Sylvester Graham thought he was on a mission from God and that, upon his death, his home would be made a shrine. Not quite. Instead, it is Sylvester’s Restaurant and, no, it is not vegetarian. Graham crackers? Well, those don’t exactly line up with his dietary ideals either.

Back to Cookies

Great Homemade Recipes

Great Homemade Recipes

These are really quite good and received a thumbs up from our kids and a good friend. Can you ever have too many variations of a classic recipe? I think not.

Use the search bar here on Little Indiana to find more excellent variations on the chocolate chip cookie theme. I know you will love them as we do.

Graham Cracker Chocolate Chip Cookies Recipe

Graham Cracker Chocolate Chip Cookies Recipe

From "Over 800 Treasured Recipes St John's Lutheran Church in Elgin, Illinois 1976."

The cookbook was a gift from our wonderful neighbor. These cookies were called "Mary Ann's Cookies" in the cookbook by Marion Jacobsen. I changed the name to reflect the unique combination!

Ingredients

  • 1 Cup Shortening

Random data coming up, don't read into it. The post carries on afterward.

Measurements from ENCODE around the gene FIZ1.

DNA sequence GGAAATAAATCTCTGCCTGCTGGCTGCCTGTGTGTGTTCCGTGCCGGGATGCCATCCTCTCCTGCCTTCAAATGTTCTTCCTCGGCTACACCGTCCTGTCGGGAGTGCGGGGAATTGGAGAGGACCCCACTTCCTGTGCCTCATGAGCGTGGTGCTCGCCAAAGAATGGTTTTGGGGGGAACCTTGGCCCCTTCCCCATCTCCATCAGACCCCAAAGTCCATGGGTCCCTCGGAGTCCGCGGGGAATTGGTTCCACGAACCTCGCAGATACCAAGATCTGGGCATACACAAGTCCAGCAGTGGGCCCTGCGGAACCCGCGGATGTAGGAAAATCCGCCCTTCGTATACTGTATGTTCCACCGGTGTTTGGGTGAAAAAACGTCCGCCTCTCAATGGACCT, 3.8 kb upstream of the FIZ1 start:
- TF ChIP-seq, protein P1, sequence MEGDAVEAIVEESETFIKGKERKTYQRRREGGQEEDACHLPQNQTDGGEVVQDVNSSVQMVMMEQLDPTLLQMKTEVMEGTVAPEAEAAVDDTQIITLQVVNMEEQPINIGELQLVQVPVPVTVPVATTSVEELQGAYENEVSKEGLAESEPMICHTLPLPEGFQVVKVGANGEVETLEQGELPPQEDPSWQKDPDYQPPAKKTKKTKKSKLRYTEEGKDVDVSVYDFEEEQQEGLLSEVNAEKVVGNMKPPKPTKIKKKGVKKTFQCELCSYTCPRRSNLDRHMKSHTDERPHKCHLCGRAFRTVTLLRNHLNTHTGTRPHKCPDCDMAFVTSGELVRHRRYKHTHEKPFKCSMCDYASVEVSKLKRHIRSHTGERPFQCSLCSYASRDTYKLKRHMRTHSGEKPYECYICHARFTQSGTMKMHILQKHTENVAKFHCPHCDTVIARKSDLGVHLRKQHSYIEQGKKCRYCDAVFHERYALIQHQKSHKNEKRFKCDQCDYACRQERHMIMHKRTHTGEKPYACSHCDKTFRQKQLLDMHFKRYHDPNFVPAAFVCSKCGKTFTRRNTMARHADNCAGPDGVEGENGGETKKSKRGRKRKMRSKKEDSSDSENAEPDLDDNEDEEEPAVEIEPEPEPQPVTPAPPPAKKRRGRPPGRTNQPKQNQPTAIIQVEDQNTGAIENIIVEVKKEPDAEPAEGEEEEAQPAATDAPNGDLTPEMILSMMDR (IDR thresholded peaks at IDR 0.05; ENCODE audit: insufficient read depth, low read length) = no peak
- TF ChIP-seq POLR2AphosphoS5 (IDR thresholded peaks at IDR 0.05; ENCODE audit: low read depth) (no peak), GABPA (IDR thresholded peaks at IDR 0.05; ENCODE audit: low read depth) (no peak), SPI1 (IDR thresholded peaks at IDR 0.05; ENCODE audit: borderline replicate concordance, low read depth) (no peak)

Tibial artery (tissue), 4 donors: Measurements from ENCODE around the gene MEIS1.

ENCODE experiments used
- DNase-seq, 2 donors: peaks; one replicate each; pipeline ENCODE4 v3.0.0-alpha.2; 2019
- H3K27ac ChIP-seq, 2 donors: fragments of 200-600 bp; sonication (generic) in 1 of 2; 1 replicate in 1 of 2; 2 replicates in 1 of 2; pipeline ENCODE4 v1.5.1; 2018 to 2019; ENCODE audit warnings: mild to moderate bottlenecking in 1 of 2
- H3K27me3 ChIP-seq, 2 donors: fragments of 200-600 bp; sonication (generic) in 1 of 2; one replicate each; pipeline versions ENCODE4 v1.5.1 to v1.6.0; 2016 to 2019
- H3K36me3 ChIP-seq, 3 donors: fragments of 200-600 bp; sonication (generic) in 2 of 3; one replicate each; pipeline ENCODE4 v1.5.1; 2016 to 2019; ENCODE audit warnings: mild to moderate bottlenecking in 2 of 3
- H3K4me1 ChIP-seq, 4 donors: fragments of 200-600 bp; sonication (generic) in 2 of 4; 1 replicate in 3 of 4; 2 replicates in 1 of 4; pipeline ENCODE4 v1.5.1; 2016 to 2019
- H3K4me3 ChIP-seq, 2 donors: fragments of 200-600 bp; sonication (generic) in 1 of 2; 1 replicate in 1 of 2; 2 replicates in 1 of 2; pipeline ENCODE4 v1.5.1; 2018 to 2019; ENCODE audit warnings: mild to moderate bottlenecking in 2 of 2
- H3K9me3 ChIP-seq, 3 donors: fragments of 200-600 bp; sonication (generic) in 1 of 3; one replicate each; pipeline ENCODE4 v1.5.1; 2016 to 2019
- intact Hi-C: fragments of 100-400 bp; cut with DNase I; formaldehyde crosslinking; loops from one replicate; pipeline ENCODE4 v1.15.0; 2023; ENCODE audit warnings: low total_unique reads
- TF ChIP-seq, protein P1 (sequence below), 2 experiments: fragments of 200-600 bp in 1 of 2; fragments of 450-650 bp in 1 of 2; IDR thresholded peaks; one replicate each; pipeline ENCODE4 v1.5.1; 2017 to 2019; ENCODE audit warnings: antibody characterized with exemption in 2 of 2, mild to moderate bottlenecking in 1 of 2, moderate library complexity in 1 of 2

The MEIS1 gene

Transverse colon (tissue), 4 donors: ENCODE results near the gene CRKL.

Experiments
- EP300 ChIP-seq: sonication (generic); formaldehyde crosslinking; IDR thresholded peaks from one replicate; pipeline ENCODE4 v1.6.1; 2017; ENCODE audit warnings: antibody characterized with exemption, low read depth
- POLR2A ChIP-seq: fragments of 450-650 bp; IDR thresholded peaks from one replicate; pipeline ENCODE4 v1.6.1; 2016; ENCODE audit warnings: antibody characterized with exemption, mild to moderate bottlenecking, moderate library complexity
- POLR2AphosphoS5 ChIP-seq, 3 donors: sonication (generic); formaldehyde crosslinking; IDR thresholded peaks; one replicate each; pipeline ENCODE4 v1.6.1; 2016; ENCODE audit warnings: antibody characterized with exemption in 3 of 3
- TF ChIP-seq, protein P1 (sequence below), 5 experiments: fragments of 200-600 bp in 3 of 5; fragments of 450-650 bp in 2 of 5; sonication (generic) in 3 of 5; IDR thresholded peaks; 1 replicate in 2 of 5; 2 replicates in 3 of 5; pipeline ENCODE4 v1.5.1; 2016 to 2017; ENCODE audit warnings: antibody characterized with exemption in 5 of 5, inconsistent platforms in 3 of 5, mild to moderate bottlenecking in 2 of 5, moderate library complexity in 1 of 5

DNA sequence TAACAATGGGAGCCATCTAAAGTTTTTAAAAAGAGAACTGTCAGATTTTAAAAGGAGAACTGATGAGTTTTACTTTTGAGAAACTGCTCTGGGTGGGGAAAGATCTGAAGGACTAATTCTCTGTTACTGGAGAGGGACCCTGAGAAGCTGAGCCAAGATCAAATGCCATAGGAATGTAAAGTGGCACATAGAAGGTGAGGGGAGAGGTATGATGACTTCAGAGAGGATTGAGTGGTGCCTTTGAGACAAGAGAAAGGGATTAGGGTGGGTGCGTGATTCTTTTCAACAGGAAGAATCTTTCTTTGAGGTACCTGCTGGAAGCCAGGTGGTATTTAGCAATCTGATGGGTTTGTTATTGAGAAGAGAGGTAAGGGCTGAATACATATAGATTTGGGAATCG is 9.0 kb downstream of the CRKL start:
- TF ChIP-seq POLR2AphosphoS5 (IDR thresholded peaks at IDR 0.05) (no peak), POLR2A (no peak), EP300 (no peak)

• 1 Cup Sugar
  • 1/2 Cup Brown Sugar
  • 1 teaspoon Vanilla Extract
  • 2 Eggs
  • 2 Cups Flour
  • 1 teaspoon Baking Soda
  • 1 teaspoon Salt
  • 1 Cup Graham Cracker Crumbs
  • 1 Cup Chocolate Chips
  • 1 Cup Nuts, Chopped (Optional)

Instructions

  1. 350* oven.
  2. Cream together Shortening, Sugar, and Brown Sugar.
  3. Add in Vanilla Extract and Eggs.
  4. Add in Dry Ingredients.
  5. Stir in Chocolate Chips and Nuts (if using). Don't over-mix!
  6. Drop by Tablespoonfuls on parchment paper lined cookie sheet.
  7. Bake 350* for 15 minutes or until light golden brown.
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By |2016-02-23T22:29:54+00:00May 15th, 2014|Eat, Little Towns, Recipes|0 Comments

About the Author:

Jessica Nunemaker is the Owner of Little Indiana.com. More than a website, Little Indiana is a book, "Little Indiana: Small Town Destinations" (IU Press) awarded first place in the "Best in Indiana Journalism for a Nonfiction Book" by the Indiana Chapter of the Society of Professional Journalists. Little Indiana is also a bi-monthly newspaper column in a local paper and a PBS segment on the former Emmy award-winning program, "The Weekly Special."